Strangely, even though I started in August, I managed to finish my garland tonight (I swear I did not plan it that way!). So as part of my acknowledgment of the equinox I hung my garland.

It's evening and the sun has passed the horizon, so these pictures aren't the best, but I wanted to share. Please excuse my messy home (and the cat that is getting into who-knows-what in the sink).

Monday, September 20, 2010

felt leaves progress

All the dark colored leaves were stitched with gold floss. The light colored leaves will be stitched with dark brown floss. Then they will all be strung together to make a garland. I'm trying to finish before Wednesday night (the autumnal equinox). Wish me luck!

Sunday, September 19, 2010

nature walk

Pictures from my walk today. Joe and I wandered around our apartment complex, and over into Magnuson Park. While he was looking for objects for a sculpture project, I was busy snapping photos.

Saturday, September 18, 2010

autumn leaves

Sunday, September 12, 2010

autumn is coming

Leaves in reds, oranges and yellow on the ground. Drizzling rain. Crisp air. Autumn is coming.

Sunday, September 5, 2010

butter chicken

My recipe for butter chicken (adopted from PioneerWoman's recipe). Basically I doubled the spices and added cornstarch to thicken. Otherwise it's the same.

Combine and marinate overnight:
4-6 chicken boneless, skinless chicken breasts (cut into bite-sized pieces)
5 cloves garlic, minced
2 tsp salt
1 tsp black pepper
1 tsp cayenne pepper
1/2 tsp ground coriander
1/2 tsp cumin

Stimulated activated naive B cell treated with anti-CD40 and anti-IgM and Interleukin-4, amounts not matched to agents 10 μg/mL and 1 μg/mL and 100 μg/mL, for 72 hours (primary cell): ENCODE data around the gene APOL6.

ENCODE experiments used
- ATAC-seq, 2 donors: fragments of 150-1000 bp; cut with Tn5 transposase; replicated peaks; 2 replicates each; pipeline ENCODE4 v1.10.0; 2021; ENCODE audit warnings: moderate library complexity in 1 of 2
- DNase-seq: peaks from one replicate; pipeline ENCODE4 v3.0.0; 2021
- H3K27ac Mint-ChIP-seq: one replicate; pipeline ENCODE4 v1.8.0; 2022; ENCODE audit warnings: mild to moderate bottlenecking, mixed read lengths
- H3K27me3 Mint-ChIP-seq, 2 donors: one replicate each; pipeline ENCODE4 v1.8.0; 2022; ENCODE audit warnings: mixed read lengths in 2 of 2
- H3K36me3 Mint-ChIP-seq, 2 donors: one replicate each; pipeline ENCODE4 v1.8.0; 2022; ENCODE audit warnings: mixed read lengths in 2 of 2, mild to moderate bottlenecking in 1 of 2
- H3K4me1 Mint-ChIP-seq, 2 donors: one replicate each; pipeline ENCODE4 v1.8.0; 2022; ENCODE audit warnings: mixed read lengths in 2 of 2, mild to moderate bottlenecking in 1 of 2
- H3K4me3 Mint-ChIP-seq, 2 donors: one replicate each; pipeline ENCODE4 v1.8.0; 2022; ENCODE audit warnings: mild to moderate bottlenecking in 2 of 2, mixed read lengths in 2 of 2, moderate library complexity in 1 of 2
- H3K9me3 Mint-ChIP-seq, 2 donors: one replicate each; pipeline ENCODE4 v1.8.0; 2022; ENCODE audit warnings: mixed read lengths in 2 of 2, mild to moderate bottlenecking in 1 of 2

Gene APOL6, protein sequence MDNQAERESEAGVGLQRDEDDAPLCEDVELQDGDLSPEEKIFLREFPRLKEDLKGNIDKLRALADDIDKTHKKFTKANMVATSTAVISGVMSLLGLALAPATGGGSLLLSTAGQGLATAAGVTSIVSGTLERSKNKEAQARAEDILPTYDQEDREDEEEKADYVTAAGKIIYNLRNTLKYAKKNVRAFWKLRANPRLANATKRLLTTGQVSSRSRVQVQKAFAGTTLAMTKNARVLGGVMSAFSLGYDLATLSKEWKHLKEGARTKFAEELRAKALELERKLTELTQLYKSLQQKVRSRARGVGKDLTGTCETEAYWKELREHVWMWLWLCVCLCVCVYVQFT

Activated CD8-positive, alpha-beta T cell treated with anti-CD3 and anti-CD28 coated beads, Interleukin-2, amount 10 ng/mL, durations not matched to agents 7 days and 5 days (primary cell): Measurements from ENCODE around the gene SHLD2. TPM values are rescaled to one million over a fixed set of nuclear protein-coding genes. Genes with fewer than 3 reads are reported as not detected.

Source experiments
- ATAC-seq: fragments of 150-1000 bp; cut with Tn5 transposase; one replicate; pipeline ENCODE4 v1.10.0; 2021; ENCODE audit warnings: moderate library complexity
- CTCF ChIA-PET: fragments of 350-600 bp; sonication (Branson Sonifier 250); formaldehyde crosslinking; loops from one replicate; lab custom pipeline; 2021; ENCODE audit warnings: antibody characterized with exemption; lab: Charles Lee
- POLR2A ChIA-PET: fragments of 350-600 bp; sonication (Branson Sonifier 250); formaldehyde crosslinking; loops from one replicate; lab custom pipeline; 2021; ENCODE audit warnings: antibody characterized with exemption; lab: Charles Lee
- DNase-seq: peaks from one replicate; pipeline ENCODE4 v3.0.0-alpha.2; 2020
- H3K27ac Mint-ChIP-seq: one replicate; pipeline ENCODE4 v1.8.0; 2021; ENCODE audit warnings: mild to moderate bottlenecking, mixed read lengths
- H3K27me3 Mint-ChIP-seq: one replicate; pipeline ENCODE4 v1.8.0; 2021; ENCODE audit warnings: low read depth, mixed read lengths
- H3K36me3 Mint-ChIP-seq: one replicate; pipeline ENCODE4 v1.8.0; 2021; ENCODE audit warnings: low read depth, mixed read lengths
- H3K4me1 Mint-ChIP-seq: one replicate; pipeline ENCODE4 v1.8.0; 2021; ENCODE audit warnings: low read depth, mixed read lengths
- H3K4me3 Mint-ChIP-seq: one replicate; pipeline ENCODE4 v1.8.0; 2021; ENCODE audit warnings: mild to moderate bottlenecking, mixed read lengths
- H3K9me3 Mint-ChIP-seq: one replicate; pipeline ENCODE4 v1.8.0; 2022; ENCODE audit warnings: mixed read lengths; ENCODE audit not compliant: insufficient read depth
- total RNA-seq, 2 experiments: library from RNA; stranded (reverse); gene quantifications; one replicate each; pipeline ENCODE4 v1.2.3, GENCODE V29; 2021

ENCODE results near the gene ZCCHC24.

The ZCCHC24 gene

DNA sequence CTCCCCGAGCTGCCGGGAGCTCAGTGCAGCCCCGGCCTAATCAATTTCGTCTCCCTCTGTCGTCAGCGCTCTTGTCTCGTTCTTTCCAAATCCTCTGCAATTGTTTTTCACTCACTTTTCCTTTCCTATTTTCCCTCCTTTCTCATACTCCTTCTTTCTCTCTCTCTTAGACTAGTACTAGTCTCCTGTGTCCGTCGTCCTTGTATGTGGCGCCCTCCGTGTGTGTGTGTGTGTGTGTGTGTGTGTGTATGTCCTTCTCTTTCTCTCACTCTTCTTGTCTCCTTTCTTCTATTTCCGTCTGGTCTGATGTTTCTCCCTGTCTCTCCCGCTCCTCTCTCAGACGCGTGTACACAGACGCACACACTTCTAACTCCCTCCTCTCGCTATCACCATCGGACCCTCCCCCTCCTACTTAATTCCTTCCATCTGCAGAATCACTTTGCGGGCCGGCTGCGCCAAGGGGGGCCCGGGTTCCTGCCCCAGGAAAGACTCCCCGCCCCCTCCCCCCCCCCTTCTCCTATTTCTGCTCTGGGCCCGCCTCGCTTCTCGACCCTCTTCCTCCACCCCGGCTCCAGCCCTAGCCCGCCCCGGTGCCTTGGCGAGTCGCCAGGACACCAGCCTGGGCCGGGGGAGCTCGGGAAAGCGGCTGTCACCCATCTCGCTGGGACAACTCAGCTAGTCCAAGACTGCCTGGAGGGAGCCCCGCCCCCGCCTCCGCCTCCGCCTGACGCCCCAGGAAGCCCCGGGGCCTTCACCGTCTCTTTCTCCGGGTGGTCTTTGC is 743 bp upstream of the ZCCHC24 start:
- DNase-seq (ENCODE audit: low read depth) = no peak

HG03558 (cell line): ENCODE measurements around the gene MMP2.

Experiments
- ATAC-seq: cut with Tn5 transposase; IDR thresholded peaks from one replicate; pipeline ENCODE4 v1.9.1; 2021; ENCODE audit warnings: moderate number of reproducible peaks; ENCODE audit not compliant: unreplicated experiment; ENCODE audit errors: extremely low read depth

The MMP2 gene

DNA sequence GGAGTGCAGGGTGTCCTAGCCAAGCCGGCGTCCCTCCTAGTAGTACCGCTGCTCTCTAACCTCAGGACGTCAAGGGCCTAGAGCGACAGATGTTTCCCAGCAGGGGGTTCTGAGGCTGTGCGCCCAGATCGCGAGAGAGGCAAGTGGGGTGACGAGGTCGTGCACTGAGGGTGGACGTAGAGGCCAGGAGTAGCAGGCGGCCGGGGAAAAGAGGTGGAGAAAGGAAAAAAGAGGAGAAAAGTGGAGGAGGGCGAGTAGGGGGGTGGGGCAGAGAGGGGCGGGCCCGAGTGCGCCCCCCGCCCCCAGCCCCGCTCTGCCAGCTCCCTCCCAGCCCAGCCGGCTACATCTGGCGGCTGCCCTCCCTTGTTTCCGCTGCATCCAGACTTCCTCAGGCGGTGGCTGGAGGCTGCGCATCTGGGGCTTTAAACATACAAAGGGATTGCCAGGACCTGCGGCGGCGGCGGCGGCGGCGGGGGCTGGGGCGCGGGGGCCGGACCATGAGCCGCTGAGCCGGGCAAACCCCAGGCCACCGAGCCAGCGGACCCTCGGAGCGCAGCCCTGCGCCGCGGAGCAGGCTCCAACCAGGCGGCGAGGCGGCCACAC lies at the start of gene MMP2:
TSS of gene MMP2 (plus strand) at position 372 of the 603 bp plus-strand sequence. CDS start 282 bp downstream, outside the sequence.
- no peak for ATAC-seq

1/2 tsp cardamom
1 whole lime juiced

1 whole onion, diced
1/4 cup butter
1 can (14.5 oz) tomato sauce
1 can (14.5 oz) petite diced tomatoes
1 pint whipping cream (I only use half a pint, but you can use a whole)
chopped cilantro, to taste
basmati rice

Saute onion in butter until soft. Add marinated chicken and cook about 10 minutes. I drained off the liquid after this step. Add the tomato sauce and diced tomatoes. Cook for 30 minutes over medium-low heat with the lid on. Combine whipping cream with cornstarch to thicken, then add to chicken mixture. Serve over rice and top with cilantro.

Friday, August 27, 2010

this moment

{this moment} - A Friday ritual. A single photo - no words - capturing a moment from the week. A simple, special, extraordinary moment. A moment I want to pause, savor and remember. Inspired by Soulemama.

Tuesday, August 24, 2010

fall leaves garland

Three kinds of maple - including big-leaf maple and vine maple.

Oregon white oak leaves.

Cottonwood and quaking aspen leaves.

Oregon ash

Now I just need some twine to turn these lovely felt leaves into a garland.

My wonderful husband used his amazing computer skills to turn some Google search images I found into simple stencils that I cut out and traced onto felt. The whole tracing and cutting felt part of this project took much more time than I thought, so he grabbed some scissors and helped me out. He's great like that.

In case you're wondering where I got the idea for this project, the second and third picture in this post inspired me.

Monday, August 23, 2010

peach salsa

First you need some peaches.

I used three and a half in order to get six cups (don't worry, the other half found a good home).

Add some chopped onion, red bell pepper and jalapeno.

Oh, and don't forget the cilantro.

Add some vinegar and honey, and give it a good stir.

Raw pack into jars, filling all the way to the top (it cooks down).

Process in a water bath canner for 20 minutes.

This recipe yielded 4 pints of salsa. I was worried about spiciness, so I didn't add the jalapeno seeds. My salsa turned out very high on the tasty scale, but very low on the spiciness scale. So next time I'll add the seeds.

Peach Salsa
6 cups pitted peaches, diced
1 1/4 cup diced onion (I just used a whole onion)
4 jalapeno peppers, diced (seed these if you don't want it too spicy)
1 bell pepper, preferably red, diced and seeded (though any color will suffice)
1/2 cup chopped fresh cilantro or 1/4 c dried
3/4 cup white vinegar
2 tablespoon honey

This peach salsa recipe is from a Simple, Green, Frugal Co-op blog post.